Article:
The “no” vote on the WHA decision was an expression of a new German policy of protecting Israel against being inappropriately criticised, subjected to bias and marginalised in UN bodies. The policy shift came about with Heiko Maas assuming the office of Federal Foreign Minister in March 2018. During his inaugural speech at the Federal Foreign Office, he declared that he “went into politics because of Auschwitz” and that for him, German-Israeli history was not only a matter of historical responsibility, but was a deep‑seated motivation behind his political action. The new policy was first spelled out in October 2018 in the Joint Statement of the 7th German-Israeli Inter-Governmental Consultations, in which Germany committed itself politically to “act as a friend of Israel in its capacity as a non-permanent member of the UN Security Council and be supportive of Israel’s legitimate interests” and to “make every effort to prevent the practice of unfair treatment of Israel.” This was reiterated on 11 May 2019 in a Declaration by the Federal Government on the 70th anniversary of Israel’s admission to the United Nations. The Declaration read in the relevant part as follows:

“The Federal Government is most concerned about the fact that, to this day, Israel continues to be criticised inappropriately, treated in a biased manner and marginalised in the bodies of the UN. Germany has made a firm pledge, also as a non-permanent member of the UN Security Council, to act as a friend of Israel, to oppose any unfair treatment of Israel in the UN and to support its legitimate interests. We will continue to do our utmost to support these causes.”

This message was also echoed in a personal statement by Federal Foreign Minister Maas on the same day. Eleven days later, the new policy was put into practice for the first time when the German representative voted in the WHA’s Committee B against the decision on Health conditions in the occupied Palestinian territory, including east Jerusalem, and in the occupied Syrian Golan. Since then, Germany has also voted against other anti-Israel resolutions in UN bodies.

In November 2019, the Federal Foreign Office set out the new German policy on Middle East resolutions in UN bodies as follows:

“Alongside its EU partners, the German Government works to prevent unfair treatment of Israel at the United Nations.

The German Government is very concerned about repeated instances of Israel being inappropriately criticised, subject to bias and marginalised in UN bodies. These include resolutions and decisions passed by the General Assembly and, most particularly, by UN specialised agencies. The World Health Organization, for example, has in the past adopted inappropriately politicised decisions targeted at Israel.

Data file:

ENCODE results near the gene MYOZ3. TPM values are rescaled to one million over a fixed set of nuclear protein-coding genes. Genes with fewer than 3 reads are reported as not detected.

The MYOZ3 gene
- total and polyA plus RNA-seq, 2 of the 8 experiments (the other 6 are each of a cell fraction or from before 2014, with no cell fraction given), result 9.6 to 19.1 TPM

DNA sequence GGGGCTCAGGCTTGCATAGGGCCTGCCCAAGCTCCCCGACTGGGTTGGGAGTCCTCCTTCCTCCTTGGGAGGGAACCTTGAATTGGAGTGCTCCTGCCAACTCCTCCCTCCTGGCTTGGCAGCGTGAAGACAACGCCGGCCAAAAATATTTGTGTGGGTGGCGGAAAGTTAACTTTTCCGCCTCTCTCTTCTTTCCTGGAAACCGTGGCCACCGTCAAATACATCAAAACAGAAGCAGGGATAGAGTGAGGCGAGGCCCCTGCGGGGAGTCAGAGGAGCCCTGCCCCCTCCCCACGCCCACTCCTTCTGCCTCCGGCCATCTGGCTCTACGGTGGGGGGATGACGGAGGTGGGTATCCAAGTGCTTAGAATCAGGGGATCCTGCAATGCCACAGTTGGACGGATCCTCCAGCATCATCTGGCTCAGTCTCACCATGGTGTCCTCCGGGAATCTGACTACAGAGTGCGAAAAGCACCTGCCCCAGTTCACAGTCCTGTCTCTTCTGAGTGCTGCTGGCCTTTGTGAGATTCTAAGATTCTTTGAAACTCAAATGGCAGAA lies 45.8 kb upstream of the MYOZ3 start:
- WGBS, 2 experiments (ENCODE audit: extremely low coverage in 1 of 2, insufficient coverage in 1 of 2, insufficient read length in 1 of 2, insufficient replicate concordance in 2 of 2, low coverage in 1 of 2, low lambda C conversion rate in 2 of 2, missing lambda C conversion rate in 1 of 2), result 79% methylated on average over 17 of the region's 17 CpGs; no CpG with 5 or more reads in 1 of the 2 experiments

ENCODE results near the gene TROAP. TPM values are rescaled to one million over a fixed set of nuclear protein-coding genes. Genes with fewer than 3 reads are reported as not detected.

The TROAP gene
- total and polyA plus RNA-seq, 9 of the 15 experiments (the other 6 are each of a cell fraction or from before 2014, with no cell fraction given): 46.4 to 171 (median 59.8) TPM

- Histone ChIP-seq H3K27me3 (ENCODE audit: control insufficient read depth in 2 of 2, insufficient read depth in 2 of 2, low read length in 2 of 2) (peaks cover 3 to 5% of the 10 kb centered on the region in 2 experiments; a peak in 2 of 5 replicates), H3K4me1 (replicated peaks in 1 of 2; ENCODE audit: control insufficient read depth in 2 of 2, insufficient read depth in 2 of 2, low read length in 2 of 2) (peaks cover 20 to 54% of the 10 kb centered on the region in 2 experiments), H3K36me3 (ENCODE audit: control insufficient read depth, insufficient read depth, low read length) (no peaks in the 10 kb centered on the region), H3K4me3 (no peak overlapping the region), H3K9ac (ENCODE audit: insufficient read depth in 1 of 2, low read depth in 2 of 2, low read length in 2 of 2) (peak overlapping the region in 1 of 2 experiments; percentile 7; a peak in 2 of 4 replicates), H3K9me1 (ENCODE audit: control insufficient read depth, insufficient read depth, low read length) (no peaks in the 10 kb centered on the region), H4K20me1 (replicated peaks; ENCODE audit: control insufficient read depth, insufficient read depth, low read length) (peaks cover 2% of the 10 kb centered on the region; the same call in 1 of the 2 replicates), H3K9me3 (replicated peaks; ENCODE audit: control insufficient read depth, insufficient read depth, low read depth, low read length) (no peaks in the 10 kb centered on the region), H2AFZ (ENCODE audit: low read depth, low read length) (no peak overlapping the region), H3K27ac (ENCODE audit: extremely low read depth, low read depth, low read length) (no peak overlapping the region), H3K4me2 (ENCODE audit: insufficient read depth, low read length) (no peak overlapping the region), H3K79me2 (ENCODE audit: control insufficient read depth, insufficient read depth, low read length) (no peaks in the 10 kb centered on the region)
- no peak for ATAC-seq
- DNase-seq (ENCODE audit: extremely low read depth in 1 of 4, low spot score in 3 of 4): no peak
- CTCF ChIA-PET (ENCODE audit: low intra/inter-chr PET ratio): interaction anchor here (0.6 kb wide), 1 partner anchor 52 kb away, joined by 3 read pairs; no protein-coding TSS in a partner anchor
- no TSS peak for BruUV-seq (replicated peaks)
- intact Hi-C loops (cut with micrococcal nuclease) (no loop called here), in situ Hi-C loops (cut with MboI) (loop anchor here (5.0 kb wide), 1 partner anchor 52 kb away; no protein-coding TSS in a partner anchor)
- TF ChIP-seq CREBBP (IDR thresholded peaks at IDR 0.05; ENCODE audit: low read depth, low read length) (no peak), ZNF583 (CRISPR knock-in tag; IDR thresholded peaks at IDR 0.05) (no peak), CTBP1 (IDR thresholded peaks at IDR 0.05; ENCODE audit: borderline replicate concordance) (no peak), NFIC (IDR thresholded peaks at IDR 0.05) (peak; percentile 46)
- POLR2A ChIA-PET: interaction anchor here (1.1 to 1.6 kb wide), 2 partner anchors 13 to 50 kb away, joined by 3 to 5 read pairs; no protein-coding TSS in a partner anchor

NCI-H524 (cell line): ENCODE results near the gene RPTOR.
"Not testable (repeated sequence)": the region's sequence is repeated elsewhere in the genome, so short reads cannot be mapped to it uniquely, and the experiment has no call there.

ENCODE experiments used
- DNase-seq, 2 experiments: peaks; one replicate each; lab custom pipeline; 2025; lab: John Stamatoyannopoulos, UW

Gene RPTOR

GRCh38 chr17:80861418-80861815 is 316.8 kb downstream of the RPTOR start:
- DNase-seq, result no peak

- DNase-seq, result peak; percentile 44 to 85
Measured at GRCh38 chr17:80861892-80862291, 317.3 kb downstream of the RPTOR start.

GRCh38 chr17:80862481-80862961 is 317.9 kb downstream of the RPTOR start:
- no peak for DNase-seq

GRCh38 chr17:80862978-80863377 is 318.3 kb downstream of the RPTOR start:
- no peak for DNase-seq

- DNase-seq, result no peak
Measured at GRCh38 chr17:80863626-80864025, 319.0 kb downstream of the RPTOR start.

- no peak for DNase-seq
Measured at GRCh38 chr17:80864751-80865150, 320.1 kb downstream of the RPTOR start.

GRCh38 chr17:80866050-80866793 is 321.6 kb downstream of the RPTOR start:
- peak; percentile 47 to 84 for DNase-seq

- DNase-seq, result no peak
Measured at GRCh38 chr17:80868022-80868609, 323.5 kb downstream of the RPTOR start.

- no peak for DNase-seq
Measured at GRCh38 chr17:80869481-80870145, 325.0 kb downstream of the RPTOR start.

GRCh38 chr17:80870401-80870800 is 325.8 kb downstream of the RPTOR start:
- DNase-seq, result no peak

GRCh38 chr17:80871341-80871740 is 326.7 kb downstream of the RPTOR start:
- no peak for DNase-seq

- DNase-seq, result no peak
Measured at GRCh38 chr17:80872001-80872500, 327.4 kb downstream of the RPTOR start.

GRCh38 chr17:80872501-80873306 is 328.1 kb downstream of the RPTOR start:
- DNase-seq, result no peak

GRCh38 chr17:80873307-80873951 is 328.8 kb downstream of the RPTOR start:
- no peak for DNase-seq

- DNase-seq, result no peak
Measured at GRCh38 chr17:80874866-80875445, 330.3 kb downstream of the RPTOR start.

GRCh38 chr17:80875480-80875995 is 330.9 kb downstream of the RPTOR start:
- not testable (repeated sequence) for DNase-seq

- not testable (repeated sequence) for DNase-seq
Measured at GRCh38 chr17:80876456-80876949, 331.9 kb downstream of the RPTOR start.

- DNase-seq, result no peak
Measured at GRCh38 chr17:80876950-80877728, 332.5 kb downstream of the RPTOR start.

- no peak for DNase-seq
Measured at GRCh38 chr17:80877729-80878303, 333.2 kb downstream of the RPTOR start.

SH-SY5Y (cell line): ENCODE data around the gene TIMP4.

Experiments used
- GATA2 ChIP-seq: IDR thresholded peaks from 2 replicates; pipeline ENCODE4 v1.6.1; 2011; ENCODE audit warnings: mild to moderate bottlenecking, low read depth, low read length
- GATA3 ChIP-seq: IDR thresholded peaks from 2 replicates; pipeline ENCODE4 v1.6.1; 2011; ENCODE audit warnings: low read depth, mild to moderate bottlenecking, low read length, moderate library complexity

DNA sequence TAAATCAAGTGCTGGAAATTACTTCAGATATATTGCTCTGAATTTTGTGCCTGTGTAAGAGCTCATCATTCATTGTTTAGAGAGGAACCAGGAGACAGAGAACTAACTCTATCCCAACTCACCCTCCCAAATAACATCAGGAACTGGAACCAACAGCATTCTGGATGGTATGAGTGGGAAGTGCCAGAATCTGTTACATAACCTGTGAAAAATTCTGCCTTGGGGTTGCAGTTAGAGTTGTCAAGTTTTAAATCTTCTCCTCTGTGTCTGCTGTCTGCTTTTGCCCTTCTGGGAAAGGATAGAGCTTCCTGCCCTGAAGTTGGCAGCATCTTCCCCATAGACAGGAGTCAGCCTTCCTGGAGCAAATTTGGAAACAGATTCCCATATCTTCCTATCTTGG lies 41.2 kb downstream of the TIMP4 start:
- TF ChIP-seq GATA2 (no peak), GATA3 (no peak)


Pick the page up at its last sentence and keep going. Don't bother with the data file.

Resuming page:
The text of each resolution, according to its subject matter, is measured against criteria pertaining to foreign policy and international law. Having a joint negotiating and voting strategy enables Germany and its partners in the EU to influence drafting negotiations in such a way as to block decisions proposed by other countries that would be even more harmful to Israel. Before every vote, the Federal Foreign Office checks whether the process up to that point corresponds with Germany’s objective of combating any unfair treatment of Israel. Then, our Permanent Mission to the United Nations in New York defends the German Government’s position in the UN bodies.

In the UN specialised agencies, Germany opposes decisions and initiatives that target Israel. In the WHO, Germany recently voted against just such a resolution.”

While the new German policy is to be welcomed, it has been long overdue. The arguments – both legal and political – have been in place for many years. What has been lacking was the political will to act accordingly. Despite the policy change, Germany has been criticised for “anti-Israel votes” at the United Nations. To this reproach, German Chancellor Angela Merkel responded during a regular question-and-answer session in the Federal Parliament on 18 December 2019, stating that “a commitment to the State of Israel […] does not mean 100 per cent agreement with all of Israel’s political actions.”

Category: International organisations

 

 

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  • Stefan Talmon is Professor of Public Law, Public International Law and European Union Law, and Director at the Institute of Public International Law at the University of Bonn. He is also a Supernumerary Fellow of St. Anne’s College, Oxford, and practices as a Barrister from Twenty Essex, London. He is the editor of GPIL.